More Effective Rapport

This article originally appeared in the TIR Association Newsletter Vol. 2, No. 2 (April 1999)

Rapport, that most precious commodity for anyone working with clients in order to help them, builds upon two factors. One we might call “doing nothing” and the other, “doing something”.

Our caring, receptive presence, the “doing nothing” factor, is deceptively simple. What could be easier than just being there with another person without doing anything? Many things, it seems. It takes training, discipline and a fair degree of ego strength to hold a position quietly and calmly while being purely receptive to another human being without attempting to add to or change the other person’s experience in any way. This is the bedrock skill of person-centered work. (Rachel Naomi Remen expresses this eloquently in the essay, “Just Listen”, to be found in her book Kitchen Table Wisdom.)

To be fully present to another human being requires us to shift our interest and attention from ourselves and our own experience of the world in order to give that interest and attention to someone. Feeling defensive, inadequate, superior, self-absorbed or indeed, any attitude at all, subtracts from our ability to be present in a purely receptive state.

All of us are living, interactive and social creatures. We have thoughts and opinions and we like to make ourselves known by expressing our views. In order to best help our clients in the context of person-centered work we do something very special. We set aside our natural impulses to respond to the world in favor of giving our sole attention and interest to another person for a period of time. You may see this as a natural human ability as many people employ it instinctively in times of crisis; however, maintaining this focus of interest and attention for considerable periods of time on a regular basis needs to be developed. To be fully present and receptive to another person for as long as needed we need to be able to draw upon a “well of stillness” we might say. That the reason why trainers encouraging the practice of Communication Exercises (as taught in the various workshops), as they help to “deepen the well”.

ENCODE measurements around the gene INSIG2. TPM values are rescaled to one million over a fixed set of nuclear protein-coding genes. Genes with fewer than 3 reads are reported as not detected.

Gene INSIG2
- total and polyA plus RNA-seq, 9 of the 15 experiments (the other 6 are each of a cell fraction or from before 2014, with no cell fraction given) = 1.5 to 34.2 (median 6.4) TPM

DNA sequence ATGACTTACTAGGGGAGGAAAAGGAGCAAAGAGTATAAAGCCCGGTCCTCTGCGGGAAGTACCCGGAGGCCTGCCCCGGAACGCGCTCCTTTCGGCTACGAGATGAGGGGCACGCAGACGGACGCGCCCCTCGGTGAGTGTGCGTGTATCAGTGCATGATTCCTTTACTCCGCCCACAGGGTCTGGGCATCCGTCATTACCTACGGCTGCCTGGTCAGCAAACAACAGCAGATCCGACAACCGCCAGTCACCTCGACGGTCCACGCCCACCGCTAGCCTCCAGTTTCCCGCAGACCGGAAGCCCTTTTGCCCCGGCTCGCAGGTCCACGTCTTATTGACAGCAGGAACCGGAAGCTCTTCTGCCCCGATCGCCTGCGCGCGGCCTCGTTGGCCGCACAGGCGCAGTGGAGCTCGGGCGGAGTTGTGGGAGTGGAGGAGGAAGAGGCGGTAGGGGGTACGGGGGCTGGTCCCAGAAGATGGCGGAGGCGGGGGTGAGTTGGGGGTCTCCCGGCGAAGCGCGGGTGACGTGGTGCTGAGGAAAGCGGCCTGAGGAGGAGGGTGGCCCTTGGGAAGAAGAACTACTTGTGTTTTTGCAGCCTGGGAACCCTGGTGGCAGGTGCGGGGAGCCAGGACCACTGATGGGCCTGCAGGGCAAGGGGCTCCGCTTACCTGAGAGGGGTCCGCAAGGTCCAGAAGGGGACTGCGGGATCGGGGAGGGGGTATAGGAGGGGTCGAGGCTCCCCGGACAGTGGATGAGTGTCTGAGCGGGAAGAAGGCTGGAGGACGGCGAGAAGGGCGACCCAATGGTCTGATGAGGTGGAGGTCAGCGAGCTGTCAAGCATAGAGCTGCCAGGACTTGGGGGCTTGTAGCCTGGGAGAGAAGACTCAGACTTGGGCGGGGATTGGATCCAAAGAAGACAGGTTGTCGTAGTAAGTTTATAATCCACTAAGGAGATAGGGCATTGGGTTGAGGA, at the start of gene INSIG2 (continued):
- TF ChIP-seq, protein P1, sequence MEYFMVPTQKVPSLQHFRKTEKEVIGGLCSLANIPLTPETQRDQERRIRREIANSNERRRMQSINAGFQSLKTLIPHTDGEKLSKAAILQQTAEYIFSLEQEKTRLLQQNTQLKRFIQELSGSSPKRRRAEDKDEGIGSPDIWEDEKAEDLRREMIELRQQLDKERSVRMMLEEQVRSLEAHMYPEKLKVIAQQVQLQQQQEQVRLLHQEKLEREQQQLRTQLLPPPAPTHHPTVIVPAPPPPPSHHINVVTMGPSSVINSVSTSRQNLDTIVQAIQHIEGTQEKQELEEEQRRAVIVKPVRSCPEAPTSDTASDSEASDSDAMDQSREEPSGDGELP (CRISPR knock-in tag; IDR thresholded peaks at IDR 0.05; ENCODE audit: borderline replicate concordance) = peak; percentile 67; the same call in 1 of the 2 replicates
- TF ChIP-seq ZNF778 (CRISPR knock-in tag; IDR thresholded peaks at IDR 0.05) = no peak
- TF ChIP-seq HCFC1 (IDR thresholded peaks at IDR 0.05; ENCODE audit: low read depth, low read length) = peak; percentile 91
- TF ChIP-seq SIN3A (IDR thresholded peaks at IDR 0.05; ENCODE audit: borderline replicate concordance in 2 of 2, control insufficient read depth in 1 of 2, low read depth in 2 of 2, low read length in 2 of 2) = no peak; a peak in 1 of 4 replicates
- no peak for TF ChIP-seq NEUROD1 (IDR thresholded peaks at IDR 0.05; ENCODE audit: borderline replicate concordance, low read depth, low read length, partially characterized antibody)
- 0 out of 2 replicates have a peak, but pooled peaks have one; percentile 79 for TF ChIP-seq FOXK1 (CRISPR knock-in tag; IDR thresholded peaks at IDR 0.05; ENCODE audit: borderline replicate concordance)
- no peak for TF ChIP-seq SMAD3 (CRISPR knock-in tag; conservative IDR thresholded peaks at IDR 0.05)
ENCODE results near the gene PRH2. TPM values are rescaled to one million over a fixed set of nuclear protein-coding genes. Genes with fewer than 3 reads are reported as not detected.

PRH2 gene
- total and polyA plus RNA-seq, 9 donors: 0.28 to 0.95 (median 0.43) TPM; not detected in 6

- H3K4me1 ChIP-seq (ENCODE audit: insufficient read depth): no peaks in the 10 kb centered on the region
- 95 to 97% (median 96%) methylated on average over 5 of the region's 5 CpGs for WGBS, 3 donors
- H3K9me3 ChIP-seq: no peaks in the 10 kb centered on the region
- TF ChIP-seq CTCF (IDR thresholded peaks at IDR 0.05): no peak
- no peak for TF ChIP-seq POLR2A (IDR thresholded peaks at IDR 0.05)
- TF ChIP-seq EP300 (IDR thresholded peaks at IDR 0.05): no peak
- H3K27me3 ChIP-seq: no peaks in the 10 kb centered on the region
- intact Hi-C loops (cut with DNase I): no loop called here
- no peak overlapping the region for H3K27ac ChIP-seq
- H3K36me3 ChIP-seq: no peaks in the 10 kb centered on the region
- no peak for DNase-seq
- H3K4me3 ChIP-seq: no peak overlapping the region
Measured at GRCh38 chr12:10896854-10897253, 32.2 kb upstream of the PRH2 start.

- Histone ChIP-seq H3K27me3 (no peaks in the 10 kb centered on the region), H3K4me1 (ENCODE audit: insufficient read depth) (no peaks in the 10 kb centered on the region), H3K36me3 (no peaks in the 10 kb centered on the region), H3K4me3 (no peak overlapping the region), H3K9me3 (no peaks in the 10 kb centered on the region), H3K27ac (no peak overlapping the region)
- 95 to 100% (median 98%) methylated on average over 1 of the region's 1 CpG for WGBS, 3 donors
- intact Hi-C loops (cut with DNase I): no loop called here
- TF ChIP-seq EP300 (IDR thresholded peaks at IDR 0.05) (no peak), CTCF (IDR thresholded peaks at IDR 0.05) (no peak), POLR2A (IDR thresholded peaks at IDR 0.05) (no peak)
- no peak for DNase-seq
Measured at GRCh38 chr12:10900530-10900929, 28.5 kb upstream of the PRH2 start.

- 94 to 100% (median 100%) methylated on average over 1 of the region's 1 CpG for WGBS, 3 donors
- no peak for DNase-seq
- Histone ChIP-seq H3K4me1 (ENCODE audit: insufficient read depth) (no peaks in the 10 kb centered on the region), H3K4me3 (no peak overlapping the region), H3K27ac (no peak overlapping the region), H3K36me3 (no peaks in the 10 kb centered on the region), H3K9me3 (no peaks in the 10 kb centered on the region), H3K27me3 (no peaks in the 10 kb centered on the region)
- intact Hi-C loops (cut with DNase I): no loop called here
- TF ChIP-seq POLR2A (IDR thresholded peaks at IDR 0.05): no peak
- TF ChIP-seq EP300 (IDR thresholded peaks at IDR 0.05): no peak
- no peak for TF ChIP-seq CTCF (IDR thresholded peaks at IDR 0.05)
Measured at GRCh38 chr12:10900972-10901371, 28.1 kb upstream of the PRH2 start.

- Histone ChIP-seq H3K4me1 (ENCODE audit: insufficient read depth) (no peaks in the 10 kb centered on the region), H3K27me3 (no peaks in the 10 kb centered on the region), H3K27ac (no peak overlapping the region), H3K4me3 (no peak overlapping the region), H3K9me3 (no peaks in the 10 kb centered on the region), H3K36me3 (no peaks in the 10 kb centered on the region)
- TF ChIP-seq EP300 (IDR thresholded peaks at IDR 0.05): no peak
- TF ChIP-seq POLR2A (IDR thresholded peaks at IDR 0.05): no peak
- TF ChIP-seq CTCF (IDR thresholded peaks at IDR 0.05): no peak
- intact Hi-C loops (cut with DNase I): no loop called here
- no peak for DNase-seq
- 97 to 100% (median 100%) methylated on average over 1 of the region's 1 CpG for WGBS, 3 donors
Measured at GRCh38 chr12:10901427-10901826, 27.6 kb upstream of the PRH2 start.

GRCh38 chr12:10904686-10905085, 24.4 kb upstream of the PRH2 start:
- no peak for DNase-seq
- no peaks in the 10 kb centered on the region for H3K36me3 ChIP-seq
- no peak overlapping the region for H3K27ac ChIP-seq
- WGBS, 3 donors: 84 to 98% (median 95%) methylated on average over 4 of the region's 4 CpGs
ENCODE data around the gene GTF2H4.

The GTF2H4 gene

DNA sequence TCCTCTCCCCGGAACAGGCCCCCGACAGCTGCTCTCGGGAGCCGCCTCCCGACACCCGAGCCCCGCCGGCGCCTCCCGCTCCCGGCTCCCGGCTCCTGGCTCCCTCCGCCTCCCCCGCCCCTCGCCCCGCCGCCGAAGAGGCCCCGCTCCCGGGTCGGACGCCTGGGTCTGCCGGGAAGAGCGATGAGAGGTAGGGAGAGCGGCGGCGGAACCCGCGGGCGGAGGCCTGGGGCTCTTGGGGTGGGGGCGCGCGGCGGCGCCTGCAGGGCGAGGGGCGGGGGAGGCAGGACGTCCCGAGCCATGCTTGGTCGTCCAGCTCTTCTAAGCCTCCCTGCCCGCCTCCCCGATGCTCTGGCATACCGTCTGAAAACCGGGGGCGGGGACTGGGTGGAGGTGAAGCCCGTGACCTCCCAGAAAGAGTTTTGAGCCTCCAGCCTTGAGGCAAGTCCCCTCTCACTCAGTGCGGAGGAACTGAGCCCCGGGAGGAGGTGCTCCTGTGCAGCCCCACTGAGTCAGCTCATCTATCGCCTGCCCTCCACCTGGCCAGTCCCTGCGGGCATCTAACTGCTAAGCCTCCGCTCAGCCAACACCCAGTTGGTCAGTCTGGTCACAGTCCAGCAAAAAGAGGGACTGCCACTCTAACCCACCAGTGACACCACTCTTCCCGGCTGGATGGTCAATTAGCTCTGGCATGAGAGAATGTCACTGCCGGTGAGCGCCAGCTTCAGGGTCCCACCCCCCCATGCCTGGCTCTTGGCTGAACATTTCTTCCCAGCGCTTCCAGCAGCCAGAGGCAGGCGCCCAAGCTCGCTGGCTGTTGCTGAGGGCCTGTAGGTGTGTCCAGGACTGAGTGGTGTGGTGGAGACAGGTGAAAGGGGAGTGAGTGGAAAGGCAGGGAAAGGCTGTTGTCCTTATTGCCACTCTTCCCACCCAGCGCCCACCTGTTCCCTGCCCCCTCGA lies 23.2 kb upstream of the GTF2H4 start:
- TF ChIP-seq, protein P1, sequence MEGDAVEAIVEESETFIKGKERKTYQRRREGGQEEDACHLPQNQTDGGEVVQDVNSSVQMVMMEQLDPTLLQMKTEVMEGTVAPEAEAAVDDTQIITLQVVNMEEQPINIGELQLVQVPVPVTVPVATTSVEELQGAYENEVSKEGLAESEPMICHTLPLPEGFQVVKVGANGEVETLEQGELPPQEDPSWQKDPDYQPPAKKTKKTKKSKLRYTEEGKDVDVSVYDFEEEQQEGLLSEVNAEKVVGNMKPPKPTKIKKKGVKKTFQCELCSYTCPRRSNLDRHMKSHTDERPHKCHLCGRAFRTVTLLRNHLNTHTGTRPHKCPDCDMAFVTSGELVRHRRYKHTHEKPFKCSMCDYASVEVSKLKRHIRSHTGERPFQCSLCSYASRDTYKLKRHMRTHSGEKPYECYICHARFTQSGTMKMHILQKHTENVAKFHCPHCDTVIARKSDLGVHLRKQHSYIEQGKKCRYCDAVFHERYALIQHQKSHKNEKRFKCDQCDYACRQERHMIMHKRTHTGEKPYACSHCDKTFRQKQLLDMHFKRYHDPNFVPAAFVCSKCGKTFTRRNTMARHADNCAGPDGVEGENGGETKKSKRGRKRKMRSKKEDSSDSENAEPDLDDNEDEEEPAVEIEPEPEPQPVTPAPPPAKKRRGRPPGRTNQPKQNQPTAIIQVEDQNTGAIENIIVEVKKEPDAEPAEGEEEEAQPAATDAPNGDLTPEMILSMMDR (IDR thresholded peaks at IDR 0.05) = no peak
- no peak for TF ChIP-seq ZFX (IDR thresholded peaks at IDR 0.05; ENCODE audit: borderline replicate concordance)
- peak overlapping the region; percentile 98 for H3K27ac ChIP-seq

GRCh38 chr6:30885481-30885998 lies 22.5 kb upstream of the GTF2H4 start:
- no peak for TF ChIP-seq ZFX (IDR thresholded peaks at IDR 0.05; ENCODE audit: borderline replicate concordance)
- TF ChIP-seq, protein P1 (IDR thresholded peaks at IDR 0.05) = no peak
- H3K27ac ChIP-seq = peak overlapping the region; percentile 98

When a client comes to us for the first time, we listen to his concerns and issues. (For simplicity’s sake in this article, a client will be “he” and a facilitator “she”.) As the viewer is heard and understood they begin to relax into the session. As the facilitator listens, acknowledges and asks questions to further understand, they build rapport between themself and the client. The viewer does their share in the rapport-building process by sharing details of his life situation.

Some viewers settle in to rapport quickly while others, especially if they have had rough experiences in therapy or counseling before, may take more time. It is the facilitator’s job to give the client tasks (viewing instructions) in the session which they can willingly and successfully accomplish. This may include making use of some lighter gradient techniques to give the client confidence in the method, as well as trust in the facilitator.

A viewer is engaged in the session when they are willing and able to talk to the facilitator, to follow viewing instructions, and to look inward as needed for the work to progress. Anything, that interrupts a client’s engagement in the session, must be addressed before any other action is attempted. If communication has broken down between viewer and facilitator, even subtly, the viewer will be less able to work well in the session. To maintain and improve the engagement of the viewer in the session, the facilitator needs to do two things: ensure excellent communication between themself and the viewer, and provide useful ways in which to work.

It’s important to note that the client may be grappling with something difficult to face and still be deeply engaged in the work of the session. Facilitators new to the viewing method sometimes mistake strong emotion on the viewer’s part as a sign that the session has gone awry. Likewise, a new facilitator may become so caught up in the steps of the technique that they fail to recognize signs of lessening engagement in the client which require the facilitator to stop what they is doing and repair the session itself.

Viewer and facilitator embark upon their work together with a common purpose: to improve the viewer’s experience of life and to improve ability to handle life in a way satisfactory to. Nothing builds their rapport like a series of successes. One of the beauties of the viewing method is that success is built in. From the client’s point of view, their successful completion of each instruction is acknowledged, an accumulation of many little successes. Completion of the instructions, which comprise a technique such as Traumatic Incident Reduction, leads to an end point (the point in which a viewing action is complete). The accumulation of many end points on a variety of subjects and techniques build toward major insights for the viewer, which in turn culminate in observable positive changes in the viewer’s life.

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